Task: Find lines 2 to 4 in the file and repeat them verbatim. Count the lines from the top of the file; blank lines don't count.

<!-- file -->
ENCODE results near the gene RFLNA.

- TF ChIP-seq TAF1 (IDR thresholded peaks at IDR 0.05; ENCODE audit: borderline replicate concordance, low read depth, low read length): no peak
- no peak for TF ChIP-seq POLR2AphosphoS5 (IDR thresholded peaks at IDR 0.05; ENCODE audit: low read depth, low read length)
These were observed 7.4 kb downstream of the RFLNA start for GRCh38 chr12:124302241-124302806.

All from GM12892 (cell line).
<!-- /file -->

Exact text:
- TF ChIP-seq TAF1 (IDR thresholded peaks at IDR 0.05; ENCODE audit: borderline replicate concordance, low read depth, low read length): no peak
- no peak for TF ChIP-seq POLR2AphosphoS5 (IDR thresholded peaks at IDR 0.05; ENCODE audit: low read depth, low read length)
These were observed 7.4 kb downstream of the RFLNA start for GRCh38 chr12:124302241-124302806.